And the third day of trees. Why? Because I can! And there’s so many variations on the theme I can share. It can be difficult to work out which to do so.
For this series of videos, I have drawn lots, and lots of trees in my A4 sketchbook (two pages full, near enough). Some are successes, others not quite so. Indeed, there were a couple of “Oh, that didn’t go so well” trees in today’s video.
All of this, however, is sketchbook work. It’s OK to try things out. It’s just fine that things don’t always work out the way you thought they might. It’s quite okay that what may have seemed like a good idea in the head doesn’t translate too well onto paper.
In fact, it’s the ‘oops’ trees (and other drawings) that lead to artistic growth. They make me work out what’s not right, what I don’t like about them, and what I can learn from this. Sometimes I have another go at the idea, but better informed from the first version. Sometimes I realise it’s a lost cause…for now perhaps. Other times, it’s worked out, but it’s not just my thing. And that too, is perfectly OK.
Without trying things out we won’t know what we do and don’t like. It’s like cooking and tasting to see if the seasoning and spices are right or need adjusting. And just like cooking, sometimes things just don’t work, and occasionally can’t be saved!
The only difference is I’m not likely to make someone ill by drawing in a sketchbook!
Today’s video really brought home how important colours is in artwork. And shadows/highlights. But colour especially. Colour serves not only to bring life to the drawing, but to lift it from the background.
Yes, that can be done with various ways of adding shadow – cross hatching, line width, stippling, and so on. But there’s just something about colour, even simple colour, that just helps things along.
Indeed, simple colour seems to be my kind of style. At the moment. And looking at the upper picture, mixing coloured elements with monochrome is an interesting approach too. That may be a way I can move forward adding more colour to drawings, but only to parts that are focal points or where colour would really help with the composition. Otherwise, shading is the way to go.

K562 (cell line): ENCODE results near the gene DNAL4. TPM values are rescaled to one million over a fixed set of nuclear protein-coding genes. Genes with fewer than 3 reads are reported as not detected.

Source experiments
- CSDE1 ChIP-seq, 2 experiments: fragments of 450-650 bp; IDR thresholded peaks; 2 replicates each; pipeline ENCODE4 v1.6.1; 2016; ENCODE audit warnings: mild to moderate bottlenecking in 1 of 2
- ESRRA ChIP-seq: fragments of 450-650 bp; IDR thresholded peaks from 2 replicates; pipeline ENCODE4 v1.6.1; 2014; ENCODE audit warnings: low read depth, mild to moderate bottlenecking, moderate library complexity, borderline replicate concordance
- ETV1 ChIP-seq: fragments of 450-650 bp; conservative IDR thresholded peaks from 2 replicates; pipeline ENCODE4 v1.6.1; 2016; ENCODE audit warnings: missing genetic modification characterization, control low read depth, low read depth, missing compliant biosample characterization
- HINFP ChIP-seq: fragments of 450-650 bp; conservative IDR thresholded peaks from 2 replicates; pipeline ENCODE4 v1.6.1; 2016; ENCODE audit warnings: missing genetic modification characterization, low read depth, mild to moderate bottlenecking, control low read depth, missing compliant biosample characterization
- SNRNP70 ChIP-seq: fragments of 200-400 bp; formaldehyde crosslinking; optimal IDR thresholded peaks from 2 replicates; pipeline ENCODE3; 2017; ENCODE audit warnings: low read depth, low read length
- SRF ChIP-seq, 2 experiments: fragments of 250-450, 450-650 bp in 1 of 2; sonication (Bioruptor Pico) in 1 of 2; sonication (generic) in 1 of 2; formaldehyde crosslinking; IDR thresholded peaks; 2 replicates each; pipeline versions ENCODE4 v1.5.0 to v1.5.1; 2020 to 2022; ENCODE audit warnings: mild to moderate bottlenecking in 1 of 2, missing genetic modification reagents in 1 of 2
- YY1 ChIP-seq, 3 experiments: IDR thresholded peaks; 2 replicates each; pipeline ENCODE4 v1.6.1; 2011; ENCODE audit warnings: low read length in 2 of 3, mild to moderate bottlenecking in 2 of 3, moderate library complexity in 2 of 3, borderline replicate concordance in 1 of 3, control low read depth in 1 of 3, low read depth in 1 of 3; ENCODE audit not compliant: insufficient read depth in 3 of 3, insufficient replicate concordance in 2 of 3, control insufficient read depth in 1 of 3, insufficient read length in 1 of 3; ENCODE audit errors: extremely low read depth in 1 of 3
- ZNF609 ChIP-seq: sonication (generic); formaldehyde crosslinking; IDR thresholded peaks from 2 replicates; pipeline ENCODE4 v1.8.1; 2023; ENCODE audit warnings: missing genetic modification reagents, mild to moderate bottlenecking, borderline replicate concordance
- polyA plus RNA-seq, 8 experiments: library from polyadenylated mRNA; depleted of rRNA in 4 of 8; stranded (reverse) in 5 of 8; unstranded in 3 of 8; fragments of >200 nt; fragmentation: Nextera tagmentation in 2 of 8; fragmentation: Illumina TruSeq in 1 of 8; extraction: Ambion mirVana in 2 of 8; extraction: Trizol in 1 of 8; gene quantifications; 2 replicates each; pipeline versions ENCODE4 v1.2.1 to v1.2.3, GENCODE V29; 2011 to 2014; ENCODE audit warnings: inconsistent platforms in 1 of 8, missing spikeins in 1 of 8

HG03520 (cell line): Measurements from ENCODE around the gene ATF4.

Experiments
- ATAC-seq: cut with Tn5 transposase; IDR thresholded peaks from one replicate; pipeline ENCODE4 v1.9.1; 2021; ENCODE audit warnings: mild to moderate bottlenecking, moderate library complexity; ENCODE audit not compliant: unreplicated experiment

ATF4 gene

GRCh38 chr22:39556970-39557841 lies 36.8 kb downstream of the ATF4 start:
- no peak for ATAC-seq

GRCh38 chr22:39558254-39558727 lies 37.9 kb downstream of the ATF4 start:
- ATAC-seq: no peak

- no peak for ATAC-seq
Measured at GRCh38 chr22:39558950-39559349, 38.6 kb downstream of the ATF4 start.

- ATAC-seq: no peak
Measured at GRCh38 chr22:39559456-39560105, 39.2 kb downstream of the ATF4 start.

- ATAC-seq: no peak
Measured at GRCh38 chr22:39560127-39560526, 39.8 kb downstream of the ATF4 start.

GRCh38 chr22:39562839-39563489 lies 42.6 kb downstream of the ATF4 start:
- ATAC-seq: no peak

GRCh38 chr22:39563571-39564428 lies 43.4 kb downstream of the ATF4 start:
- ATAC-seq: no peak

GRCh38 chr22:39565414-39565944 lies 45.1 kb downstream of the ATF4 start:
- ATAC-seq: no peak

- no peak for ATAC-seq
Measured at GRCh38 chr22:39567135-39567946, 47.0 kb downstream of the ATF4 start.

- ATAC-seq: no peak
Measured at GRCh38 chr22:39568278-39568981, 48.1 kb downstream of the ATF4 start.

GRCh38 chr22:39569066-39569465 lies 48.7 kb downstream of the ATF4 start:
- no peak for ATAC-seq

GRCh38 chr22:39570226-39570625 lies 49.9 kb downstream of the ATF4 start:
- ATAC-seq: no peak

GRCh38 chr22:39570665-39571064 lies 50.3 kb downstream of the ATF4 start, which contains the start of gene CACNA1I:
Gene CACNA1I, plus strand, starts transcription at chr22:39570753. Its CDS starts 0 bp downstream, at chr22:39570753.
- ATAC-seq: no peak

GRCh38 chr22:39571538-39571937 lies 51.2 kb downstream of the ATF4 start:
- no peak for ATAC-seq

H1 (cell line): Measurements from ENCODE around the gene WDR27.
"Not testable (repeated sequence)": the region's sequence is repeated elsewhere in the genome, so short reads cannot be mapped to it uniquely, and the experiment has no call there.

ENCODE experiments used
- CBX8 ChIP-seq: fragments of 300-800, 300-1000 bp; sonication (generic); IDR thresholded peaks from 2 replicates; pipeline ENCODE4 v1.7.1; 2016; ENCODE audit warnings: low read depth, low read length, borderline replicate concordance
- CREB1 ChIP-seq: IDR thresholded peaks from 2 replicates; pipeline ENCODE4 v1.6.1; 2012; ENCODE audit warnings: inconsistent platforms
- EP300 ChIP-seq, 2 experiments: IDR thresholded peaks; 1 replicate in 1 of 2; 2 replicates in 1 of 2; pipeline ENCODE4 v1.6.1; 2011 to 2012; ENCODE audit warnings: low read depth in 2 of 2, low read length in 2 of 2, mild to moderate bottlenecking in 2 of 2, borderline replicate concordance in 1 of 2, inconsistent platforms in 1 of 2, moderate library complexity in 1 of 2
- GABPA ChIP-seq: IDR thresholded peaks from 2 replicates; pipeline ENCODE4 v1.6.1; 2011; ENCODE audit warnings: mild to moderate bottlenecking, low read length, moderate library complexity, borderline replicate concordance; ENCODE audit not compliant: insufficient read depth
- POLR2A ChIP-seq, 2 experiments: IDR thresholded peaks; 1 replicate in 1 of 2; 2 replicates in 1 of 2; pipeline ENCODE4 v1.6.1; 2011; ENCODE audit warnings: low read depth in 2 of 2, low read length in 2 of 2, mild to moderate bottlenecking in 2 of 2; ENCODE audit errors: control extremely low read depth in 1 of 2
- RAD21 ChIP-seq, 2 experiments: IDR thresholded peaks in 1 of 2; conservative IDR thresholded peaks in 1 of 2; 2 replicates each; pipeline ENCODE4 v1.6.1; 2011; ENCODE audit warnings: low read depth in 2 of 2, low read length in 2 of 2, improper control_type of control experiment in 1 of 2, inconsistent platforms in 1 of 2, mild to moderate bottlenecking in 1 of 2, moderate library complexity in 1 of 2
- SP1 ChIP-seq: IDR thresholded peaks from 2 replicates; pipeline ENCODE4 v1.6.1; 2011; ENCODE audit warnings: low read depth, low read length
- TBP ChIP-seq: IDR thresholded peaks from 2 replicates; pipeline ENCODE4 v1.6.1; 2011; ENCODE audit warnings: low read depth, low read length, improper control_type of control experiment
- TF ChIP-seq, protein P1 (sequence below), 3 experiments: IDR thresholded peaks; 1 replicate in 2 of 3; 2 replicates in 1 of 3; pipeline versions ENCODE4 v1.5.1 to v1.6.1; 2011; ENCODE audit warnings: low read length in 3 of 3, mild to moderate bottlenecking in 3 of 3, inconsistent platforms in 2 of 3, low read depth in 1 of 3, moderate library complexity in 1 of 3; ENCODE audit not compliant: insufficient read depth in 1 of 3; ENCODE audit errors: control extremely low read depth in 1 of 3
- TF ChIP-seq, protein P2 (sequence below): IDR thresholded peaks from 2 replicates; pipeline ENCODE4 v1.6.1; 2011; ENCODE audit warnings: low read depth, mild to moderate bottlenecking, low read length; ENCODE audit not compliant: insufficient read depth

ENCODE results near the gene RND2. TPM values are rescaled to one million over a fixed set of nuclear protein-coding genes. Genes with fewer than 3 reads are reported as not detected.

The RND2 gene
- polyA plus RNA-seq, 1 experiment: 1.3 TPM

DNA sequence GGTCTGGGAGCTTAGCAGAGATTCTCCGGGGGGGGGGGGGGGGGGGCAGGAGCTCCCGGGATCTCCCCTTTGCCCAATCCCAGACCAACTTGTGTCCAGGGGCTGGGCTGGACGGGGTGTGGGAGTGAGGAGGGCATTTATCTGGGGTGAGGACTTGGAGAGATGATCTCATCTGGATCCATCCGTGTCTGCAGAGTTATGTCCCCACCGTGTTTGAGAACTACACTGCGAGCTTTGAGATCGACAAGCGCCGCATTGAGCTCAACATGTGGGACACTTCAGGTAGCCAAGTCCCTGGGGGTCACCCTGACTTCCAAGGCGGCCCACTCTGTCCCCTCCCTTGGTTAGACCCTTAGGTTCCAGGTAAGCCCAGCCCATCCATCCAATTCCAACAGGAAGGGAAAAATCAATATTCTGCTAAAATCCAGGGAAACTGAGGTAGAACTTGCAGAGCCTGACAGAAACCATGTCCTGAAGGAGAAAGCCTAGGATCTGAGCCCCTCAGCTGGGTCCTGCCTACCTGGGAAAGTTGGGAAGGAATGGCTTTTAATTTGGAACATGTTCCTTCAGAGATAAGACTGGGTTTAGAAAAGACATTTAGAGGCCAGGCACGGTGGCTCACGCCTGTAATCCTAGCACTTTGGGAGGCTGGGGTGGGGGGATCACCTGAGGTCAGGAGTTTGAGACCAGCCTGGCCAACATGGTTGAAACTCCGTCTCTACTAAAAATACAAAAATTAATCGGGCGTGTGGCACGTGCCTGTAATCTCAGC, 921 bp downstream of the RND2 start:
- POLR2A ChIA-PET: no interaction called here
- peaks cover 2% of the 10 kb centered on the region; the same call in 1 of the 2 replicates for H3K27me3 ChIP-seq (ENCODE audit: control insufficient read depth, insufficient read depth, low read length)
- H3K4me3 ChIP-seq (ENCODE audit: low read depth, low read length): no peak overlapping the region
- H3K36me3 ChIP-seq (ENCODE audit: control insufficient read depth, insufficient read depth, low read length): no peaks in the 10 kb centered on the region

And not just graphite pencil shading. I need to spend some time experimenting with other media – alcohol markers, grey watersoluble media, Pitt Artist pens, and so on.
Lots of things to think about and consider today. All insights I may have missed if I wasn’t making videos and having to talk about what was passing ephemerally and abstractly through my mind. Giving those passing thoughts words results in awareness, understanding, and, perhaps, learning.
In yesterday’s vlog, as I was drawing the last part of this week’s template, I commented that the leaves in the top right reminded me of trees. That was followed up with a statement that it’s an idea I need to explore more.
And so I am! I spent sometime messing around with quick pen drawings to figure some things out. Then, I drew the best of the mini-forest to create a small copse in my A5 pattern explorations sketchbook. Which I filmed.
Of course, as it’s a sketchbook, I can try out variations as I go. Some of these worked, some didn’t. And others I got totally confused on.
Adding shadow with matt graphite pencils, then colour with Ecoline Watercolour Inks, helped to give volume and some life to these trees. I still think I should’ve done one pink and purple! Maybe the next seedlings in my copse will be such colours.
And yes, I’ve already been doing more variants in my larger, A4 sketchbook. That has surprised me as I got so frustrated with the A4 size when I started this long term project of pattern and motif explorations.
Behind with work!
I’m so late doing anything today. I woke with a migraine-y headache. The result of yesterday’s anxiety-provoking/stress-inducing trip to the pharmacy and then a small supermarket. So, headache tablets taken, a return to sleep when the pain began to wear off meant I didn’t wake up until gone 11am UK time.
I wasn’t going to risk starting a headache up again by working on digital inking of the Adorable Dogs templates straight away. So, I filmed a drawing session instead. That gave me time to drink tea, let some of the fuzzy-head, drifty-floaty feeling subside. So, once I’ve finished all of this I can settle to work for the rest of the afternoon and into the evening.
I’m not so behind, really. It’s just that I prefer to work in the morning and early afternoon, then I can relax with other projects, like my vlogs.
Today was just one of those days where other things happened. That is life! I know, from past experience, there will be other days where it’s easy to work and a lot more gets done.
Over the past week or so I’ve been gradually adding to this sketchbook page. It is entirely what a sketchbook should be, in my opinion. Pages full of ideas, sketches, unfinished drawings, practice of techniques, written notes… a visual zibladone for the creative soul!
It is a reflection of what is catching my attention in my world. That world encompasses the inner worlds of imagination and emotion, as well as the outer world of books, nature, architecture, photographs, and so on.
This page includes inspiration from Mayan glyphs/sculpture, rocks, nature, mushrooms, magic wands/staves/sceptres, pen textures and some inspiration from Hundertwasser.